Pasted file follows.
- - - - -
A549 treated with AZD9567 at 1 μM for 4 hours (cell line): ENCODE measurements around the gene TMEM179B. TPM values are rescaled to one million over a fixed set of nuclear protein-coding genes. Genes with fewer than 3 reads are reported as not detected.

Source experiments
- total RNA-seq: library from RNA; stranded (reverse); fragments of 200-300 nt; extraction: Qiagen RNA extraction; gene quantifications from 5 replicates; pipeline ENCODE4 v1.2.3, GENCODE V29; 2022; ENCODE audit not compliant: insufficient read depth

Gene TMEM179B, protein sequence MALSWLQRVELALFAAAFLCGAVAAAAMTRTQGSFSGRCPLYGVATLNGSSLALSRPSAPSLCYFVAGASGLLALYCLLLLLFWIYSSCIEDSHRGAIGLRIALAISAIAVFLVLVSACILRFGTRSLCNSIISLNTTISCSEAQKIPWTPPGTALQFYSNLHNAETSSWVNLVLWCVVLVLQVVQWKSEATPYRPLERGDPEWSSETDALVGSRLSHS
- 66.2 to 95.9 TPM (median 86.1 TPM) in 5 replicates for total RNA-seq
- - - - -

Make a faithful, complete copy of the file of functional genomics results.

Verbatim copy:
A549 treated with AZD9567 at 1 μM for 4 hours (cell line): ENCODE measurements around the gene TMEM179B. TPM values are rescaled to one million over a fixed set of nuclear protein-coding genes. Genes with fewer than 3 reads are reported as not detected.

Source experiments
- total RNA-seq: library from RNA; stranded (reverse); fragments of 200-300 nt; extraction: Qiagen RNA extraction; gene quantifications from 5 replicates; pipeline ENCODE4 v1.2.3, GENCODE V29; 2022; ENCODE audit not compliant: insufficient read depth

Gene TMEM179B, protein sequence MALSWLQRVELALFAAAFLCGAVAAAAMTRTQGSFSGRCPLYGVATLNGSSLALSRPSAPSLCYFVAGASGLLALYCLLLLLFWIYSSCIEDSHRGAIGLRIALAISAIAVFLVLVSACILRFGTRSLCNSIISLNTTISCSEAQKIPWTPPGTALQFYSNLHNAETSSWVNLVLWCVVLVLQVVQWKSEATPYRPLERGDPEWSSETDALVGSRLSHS
- 66.2 to 95.9 TPM (median 86.1 TPM) in 5 replicates for total RNA-seq